Research PioneerGAMBIER, Ohio (October 1, 2007) Linda Smolak of Kenyon's psychology faculty will receive one of the nation's top awards for research in the field of eating disorders. The National Eating Disorders Association (NEDA) has named Smolak winner of the 2007 Price Family Award for Research Excellence.
Smolak, a pioneer in studying how developmental factors, sociocultural influences, and gender are linked to eating disorders, will receive the award on October 6 at NEDA's annual conference in San Diego, California. The prize honors her for a body of scholarly work spanning two decades and including scores of articles, five major books, and numerous collaborative projects. Her research explores not only the causes of eating disorders but also prevention, treatment, and education.
Created five years ago, the Price Award goes to the world's leading researchers in eating disorders. In a field originally dominated by clinical work and case studies, Smolak has stood out for calling attention to the connections between adolescent developmental stages and eating disorders, and to how eating attitudes and body-image notions are shaped by sociocultural factors like family, peers, and the media, as well as by gender roles.
"Linda's work has served as a model for hundreds of researchers, both nationally and internationally," said clinical psychologist J. Kevin Thompson of the University of South Florida, another major researcher who has co-edited two books with Smolak. "The applied implications of her research have improved the emotional and social lives of thousands of children and adolescents."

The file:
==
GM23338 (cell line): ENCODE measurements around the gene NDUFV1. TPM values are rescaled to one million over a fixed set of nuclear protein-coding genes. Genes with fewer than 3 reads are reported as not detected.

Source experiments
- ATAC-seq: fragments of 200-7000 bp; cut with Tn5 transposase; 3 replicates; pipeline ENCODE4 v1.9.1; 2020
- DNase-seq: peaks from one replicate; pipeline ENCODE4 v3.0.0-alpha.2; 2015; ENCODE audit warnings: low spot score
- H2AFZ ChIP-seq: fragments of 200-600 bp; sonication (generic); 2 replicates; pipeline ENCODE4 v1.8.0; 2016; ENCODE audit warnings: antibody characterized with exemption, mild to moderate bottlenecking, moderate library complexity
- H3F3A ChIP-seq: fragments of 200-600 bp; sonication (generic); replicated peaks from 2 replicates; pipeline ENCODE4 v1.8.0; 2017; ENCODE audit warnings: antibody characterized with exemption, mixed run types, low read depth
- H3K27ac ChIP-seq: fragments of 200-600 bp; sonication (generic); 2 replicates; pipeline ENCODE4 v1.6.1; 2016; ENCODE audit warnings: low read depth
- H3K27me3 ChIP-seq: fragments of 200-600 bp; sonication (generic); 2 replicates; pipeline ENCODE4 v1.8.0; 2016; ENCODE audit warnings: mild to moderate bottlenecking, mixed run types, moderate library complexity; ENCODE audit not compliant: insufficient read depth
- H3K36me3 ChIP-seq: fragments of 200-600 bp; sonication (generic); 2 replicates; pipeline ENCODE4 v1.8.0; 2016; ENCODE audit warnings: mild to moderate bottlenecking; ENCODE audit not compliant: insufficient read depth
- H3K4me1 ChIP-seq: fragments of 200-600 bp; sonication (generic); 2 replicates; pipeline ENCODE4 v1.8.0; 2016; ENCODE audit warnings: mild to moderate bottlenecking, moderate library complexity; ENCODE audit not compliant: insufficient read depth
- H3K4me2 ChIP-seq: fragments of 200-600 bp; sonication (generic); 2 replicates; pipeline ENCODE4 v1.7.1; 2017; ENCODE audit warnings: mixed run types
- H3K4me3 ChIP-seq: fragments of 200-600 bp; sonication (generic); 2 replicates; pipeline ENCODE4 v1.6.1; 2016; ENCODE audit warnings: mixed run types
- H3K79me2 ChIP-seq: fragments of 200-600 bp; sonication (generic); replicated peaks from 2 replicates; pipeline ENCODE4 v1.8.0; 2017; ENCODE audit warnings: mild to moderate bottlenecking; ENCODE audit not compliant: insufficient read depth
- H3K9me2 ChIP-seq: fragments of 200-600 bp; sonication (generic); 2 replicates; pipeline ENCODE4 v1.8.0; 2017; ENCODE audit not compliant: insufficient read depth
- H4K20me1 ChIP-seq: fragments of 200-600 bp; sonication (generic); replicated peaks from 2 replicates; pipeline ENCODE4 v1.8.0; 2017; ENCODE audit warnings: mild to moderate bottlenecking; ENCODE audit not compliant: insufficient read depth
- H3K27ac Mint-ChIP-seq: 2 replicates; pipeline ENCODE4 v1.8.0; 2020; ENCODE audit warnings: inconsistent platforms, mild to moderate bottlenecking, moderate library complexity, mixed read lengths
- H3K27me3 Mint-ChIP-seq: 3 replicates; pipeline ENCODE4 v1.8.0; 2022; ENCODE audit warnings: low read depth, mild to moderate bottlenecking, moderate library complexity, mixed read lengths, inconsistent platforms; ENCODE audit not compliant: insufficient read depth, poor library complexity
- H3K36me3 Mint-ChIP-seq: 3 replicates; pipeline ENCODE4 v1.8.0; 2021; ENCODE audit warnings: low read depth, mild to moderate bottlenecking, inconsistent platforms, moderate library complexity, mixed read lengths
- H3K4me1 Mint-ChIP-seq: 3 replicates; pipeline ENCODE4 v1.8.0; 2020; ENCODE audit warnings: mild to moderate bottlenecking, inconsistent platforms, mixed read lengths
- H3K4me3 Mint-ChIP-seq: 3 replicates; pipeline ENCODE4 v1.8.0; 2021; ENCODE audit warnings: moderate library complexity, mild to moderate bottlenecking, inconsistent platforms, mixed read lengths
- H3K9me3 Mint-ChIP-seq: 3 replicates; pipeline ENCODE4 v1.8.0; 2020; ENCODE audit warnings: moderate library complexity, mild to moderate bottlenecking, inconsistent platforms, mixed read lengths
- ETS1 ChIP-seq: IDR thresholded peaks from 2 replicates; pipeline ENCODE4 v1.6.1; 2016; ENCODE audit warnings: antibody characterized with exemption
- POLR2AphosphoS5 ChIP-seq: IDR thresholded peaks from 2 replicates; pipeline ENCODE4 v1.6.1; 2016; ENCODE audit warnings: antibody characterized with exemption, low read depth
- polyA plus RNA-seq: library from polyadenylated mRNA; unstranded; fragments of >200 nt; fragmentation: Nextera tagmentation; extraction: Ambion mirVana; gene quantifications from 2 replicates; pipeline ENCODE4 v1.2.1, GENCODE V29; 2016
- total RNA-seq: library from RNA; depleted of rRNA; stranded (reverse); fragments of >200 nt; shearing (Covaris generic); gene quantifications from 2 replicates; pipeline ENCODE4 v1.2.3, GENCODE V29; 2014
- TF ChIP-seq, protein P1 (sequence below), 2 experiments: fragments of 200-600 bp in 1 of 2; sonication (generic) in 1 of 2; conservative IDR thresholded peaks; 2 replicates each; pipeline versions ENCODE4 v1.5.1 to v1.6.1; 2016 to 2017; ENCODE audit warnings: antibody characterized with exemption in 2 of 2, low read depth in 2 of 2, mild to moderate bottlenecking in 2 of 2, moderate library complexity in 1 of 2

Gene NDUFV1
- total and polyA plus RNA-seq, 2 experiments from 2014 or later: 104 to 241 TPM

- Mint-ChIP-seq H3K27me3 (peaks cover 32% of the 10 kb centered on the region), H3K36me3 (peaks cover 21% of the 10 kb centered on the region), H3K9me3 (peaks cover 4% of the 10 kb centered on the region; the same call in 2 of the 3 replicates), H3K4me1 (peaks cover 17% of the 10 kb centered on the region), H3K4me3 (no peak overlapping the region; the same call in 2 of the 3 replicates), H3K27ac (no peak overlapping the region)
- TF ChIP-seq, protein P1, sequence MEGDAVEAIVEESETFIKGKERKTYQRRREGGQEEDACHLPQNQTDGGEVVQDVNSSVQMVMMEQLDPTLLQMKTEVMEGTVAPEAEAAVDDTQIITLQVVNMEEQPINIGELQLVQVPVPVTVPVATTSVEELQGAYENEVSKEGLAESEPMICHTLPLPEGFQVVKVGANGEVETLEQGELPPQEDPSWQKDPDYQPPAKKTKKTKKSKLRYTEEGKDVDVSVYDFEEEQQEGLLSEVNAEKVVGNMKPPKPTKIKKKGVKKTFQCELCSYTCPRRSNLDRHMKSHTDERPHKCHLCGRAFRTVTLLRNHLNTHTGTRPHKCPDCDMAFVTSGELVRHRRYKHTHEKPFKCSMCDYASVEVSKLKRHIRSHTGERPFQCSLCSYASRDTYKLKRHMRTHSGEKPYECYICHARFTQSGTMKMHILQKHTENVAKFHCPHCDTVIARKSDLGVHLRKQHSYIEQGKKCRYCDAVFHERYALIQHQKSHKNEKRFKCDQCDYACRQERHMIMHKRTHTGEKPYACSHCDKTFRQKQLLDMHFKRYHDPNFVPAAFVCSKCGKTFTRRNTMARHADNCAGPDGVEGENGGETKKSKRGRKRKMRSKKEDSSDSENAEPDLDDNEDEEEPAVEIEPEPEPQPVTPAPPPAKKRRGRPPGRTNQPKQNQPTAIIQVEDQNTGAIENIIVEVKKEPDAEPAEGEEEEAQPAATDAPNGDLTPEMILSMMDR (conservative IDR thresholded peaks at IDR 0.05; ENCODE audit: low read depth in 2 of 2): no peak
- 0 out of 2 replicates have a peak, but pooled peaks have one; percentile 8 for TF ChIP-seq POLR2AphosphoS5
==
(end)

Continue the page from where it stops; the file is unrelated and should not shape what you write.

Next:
Noting that NEDA began as a grass-roots group seeking to help eating-disorder victims, Smolak said: "I am particularly honored and flattered to get an award from an organization whose mission has been to serve families and victims, stressing the importance of prevention. It's very moving to me."
Smolak, who has taught at Kenyon since 1980, is the Samuel L. Cummings Professor of Psychology. Together with her colleagues Michael Levine and Sarah Murnen in the psychology department, she has made the College a nationally known center of research on body image and eating disorders. The three have frequently collaborated with one another, as well as with a large number of students, many of whom have gone on to graduate programs in the field.